Primary challenges to new insurers entering the market include increased capital requirements for certain lines of business (e.g., variable annuities with guarantees) as well as potentially high regulatory compliance costs.
The comparably moderate economic growth and the historically low interest rate environment pose a challenge for many insurance undertakings. More stringent regulatory requirements imposed in the aftermath of the financial crisis put further pressure on market participants. In particular, the implementation of Solvency II will require insurance undertakings to adopt their equity capital resources and reporting systems. These issues will similarly pose challenges to new market entrants.
However, Austria still remains a country with low insurance density. Whereas, in 2015, the EU average rate of insurance penetration, i.e. gross written premiums in comparison to GDP, was at 7.41 percent, Austria’s rate of insurance density was 5.1 percent, falling 0.1 percent from the previous year. Hence, the Austrian insurance market still provides room for new market entrants.
The Chilean insurance market has a very structured and regulated system, where only duly authorised entities may carry out the insurance business. However, to the extent that an interested party complies with all relevant requirements set forth by insurance laws and regulations, the Insurance Regulator should grant it the relevant authorisation, as this authority may only refuse to grant such authorisation by a well-founded resolution with sufficient grounds.
For direct insurers entering the Swiss market, in our view, the main challenge is on sales, in particular if the business predominantly focusses on consumers. Recruiting may be another challenge, since even though the Swiss market provides numerous highly skilled individuals, the competition among the insurance companies to hire these individuals is very strong. Product adaptations to Swiss law are, of course, a challenge too.
Increase insurance penetration in the market and diversify existing products. In our environment we need to strengthen the culture of insurance, and promote the offer of innovative products, proven in more developed markets than the Peruvian. Another large market, untapped to date, is micro-insurance and coverage for environmental damage.
The IRDAI has notified the IRDAI (Branch Offices of Foreign Reinsurers (excluding Lloyd's) Regulations 2015 and the IRDAI (Lloyd’s India) Regulations 2016, thereby permitting foreign reinsurers to set up in India. However, at the same time, the IRDAI has mandated Indian insurers follow the order of preference for cessions while placing reinsurance business. Under the order of preference of cessions, the General Insurance Corporation of India, ie, the Indian reinsurer, has been granted the first right to refusal. This is a concern for foreign reinsurance players who have entered India or are considering an entry into India.
Indian insurers and insurance intermediaries are required to be Indian owned and controlled at all times. While the IRDAI has issued specific guidelines prescribing benchmarks for Indian ownership and control, the exact nature and scope of “Indian owned and controlled” is subjective and thus varies on a case by case basis. Lack of clarity on some of these points creates a challenge for foreign players who are seeking to invest and participate in the management of Indian insurance companies and insurance intermediaries.
Furthermore, with significant and frequent changes having taken place in the last few years in the insurance regulatory space, the insurance market is in a state of flux. This state of flux, combined with the complex insurance regulatory framework, also poses a challenge for new players seeking to enter the Indian insurance market.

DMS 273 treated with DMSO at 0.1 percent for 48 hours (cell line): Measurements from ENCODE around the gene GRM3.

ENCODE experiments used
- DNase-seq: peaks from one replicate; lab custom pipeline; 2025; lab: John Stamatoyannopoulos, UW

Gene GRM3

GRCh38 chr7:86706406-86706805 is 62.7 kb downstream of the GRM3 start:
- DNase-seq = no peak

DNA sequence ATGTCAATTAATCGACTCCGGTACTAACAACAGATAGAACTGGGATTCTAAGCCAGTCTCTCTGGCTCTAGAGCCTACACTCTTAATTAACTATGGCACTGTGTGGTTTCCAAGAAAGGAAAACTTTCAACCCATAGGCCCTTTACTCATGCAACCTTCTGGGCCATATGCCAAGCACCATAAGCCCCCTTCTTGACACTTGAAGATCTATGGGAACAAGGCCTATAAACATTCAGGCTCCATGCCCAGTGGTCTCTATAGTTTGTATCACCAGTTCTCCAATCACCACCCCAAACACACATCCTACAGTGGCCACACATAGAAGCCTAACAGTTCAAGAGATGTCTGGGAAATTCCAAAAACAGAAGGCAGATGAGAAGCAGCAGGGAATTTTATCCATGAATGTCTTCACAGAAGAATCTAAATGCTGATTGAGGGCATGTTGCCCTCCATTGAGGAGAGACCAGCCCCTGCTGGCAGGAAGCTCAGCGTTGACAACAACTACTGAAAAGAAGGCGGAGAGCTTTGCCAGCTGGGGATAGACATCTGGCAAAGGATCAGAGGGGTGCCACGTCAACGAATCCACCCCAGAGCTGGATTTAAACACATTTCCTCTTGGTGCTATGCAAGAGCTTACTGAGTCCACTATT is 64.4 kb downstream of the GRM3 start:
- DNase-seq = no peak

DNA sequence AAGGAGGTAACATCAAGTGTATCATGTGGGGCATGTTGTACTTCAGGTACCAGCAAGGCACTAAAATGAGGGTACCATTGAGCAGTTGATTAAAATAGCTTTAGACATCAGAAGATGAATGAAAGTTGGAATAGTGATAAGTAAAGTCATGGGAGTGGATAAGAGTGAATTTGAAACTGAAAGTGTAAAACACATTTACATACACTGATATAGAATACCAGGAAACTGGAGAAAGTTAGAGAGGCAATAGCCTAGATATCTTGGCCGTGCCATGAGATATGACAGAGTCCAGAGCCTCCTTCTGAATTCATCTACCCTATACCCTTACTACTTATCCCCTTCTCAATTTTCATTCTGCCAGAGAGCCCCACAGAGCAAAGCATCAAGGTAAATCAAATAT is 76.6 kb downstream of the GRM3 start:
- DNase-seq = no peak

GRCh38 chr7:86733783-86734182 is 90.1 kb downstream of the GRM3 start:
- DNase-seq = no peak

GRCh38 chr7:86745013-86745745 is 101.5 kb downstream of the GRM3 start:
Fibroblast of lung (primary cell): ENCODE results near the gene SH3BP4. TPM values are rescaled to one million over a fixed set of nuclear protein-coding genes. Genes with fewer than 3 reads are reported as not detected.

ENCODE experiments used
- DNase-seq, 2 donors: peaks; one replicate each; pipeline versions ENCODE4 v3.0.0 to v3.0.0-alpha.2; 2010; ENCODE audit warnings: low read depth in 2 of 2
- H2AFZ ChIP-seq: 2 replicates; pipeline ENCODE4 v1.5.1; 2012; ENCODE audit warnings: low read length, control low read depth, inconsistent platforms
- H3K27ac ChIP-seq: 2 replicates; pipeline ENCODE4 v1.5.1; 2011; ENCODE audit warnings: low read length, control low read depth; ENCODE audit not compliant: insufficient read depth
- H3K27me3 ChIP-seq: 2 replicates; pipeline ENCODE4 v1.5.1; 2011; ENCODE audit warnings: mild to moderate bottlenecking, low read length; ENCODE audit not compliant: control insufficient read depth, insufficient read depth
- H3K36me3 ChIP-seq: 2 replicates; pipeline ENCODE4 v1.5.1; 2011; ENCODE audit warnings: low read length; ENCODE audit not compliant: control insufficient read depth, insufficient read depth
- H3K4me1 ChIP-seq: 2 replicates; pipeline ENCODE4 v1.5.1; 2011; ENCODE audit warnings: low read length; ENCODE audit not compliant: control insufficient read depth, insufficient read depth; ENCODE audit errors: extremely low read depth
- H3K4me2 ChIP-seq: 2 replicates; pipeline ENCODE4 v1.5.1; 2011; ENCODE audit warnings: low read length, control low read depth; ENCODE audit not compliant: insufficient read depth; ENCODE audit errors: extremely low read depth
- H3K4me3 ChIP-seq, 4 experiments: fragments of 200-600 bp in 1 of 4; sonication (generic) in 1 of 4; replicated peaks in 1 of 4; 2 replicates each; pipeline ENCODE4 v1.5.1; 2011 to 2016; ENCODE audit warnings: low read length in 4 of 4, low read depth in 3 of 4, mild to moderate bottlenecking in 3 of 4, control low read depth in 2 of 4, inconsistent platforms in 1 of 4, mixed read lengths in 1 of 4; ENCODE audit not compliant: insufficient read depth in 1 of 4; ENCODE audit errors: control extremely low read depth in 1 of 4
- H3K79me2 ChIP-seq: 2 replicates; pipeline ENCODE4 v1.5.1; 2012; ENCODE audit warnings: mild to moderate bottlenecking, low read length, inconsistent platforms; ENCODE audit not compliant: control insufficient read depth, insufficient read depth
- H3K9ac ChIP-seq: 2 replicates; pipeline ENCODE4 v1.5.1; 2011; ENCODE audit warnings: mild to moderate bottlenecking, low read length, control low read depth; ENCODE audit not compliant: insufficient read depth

Apart from a rigorous regulatory framework, challenges to new market entrants include:
- Strong competition from local and international insurers and reinsurers with an established presence in Singapore in a relatively smaller market vis-à-vis neighbouring countries in Asia;
- Low penetration rates for various classes of insurance, such as life insurance; and
- Attraction and retention of specialist talent.
There are at least three major challenges: (1) to establish an efficient and extensive sales channel, and in Brazil, bank assurance prevails for the so-called "mass insurance"; (2) to seek a business focus or a niche, where expertise or technical expertise can be a competitive advantage; (c) to seek partnerships with other players, specialized in other lines of business, in order to meet different customer demands.
Israel is a small country, but with substantial awareness of insurance. There are about 10 existing Insurers and in addition several Lloyds cover holders. The competition is therefore fierce.
The Belgian insurance market is an overcrowded, mature and competitive market. The sector faces a high pressure on cost. Several insurers active in Belgium announced at the end of 2016 their intention to let go staff, or even to stop their activities in Belgium.
France is the second insurance market in the EU and is a mature insurance market that covers all product lines in life, general insurance and reinsurance businesses.
The French insurance market offers opportunities to new comers such as insurance comparison websites and to companies promoting technology-based innovation applied to the insurance sector. In this specific respect, the ACPR has set-up a “FinTech” team (“Pôle FinTech”) in order to better understand the FinTech’s functioning and purposes and to adapt to them, when possible, the regulatory environment and constraints applicable to their businesses.
Canada is a mature and relatively conservative, risk-adverse market with seasoned competitors. The group life insurance and health benefits market is dominated by a handful of very large life insurers while the non-life market is increasingly subject to consolidation. New market entrants also have the initial hurdle of having to confirm their practices to 13 separate provincial and territorial regulatory schemes as well as federal rules governing foreign insurers.
From a commercial point of view, the excess of capacity is the main challenge.
From the legal point of view, it is essential to become aware of the Spanish insurance
regulations, which may differ from the regulations of other countries. Conducting business in
Spain exactly in the same manner as in other counties may be a fatal mistake.